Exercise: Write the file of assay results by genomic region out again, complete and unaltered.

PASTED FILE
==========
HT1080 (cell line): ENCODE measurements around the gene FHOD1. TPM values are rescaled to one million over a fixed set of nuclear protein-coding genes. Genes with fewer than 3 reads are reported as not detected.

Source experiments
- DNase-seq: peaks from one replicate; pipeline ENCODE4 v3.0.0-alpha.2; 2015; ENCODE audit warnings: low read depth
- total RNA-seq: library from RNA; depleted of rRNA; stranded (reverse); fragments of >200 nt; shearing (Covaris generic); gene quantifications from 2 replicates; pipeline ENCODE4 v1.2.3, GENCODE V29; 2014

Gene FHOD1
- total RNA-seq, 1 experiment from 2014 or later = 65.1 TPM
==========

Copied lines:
HT1080 (cell line): ENCODE measurements around the gene FHOD1. TPM values are rescaled to one million over a fixed set of nuclear protein-coding genes. Genes with fewer than 3 reads are reported as not detected.

Source experiments
- DNase-seq: peaks from one replicate; pipeline ENCODE4 v3.0.0-alpha.2; 2015; ENCODE audit warnings: low read depth
- total RNA-seq: library from RNA; depleted of rRNA; stranded (reverse); fragments of >200 nt; shearing (Covaris generic); gene quantifications from 2 replicates; pipeline ENCODE4 v1.2.3, GENCODE V29; 2014

Gene FHOD1
- total RNA-seq, 1 experiment from 2014 or later = 65.1 TPM